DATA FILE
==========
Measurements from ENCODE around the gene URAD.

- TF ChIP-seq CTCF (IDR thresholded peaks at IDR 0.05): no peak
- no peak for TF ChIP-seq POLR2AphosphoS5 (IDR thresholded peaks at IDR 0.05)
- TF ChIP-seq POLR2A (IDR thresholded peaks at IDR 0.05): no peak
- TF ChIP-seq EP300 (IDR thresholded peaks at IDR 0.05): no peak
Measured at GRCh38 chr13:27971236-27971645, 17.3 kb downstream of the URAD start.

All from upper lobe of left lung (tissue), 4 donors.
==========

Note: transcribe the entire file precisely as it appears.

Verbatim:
Measurements from ENCODE around the gene URAD.

- TF ChIP-seq CTCF (IDR thresholded peaks at IDR 0.05): no peak
- no peak for TF ChIP-seq POLR2AphosphoS5 (IDR thresholded peaks at IDR 0.05)
- TF ChIP-seq POLR2A (IDR thresholded peaks at IDR 0.05): no peak
- TF ChIP-seq EP300 (IDR thresholded peaks at IDR 0.05): no peak
Measured at GRCh38 chr13:27971236-27971645, 17.3 kb downstream of the URAD start.

All from upper lobe of left lung (tissue), 4 donors.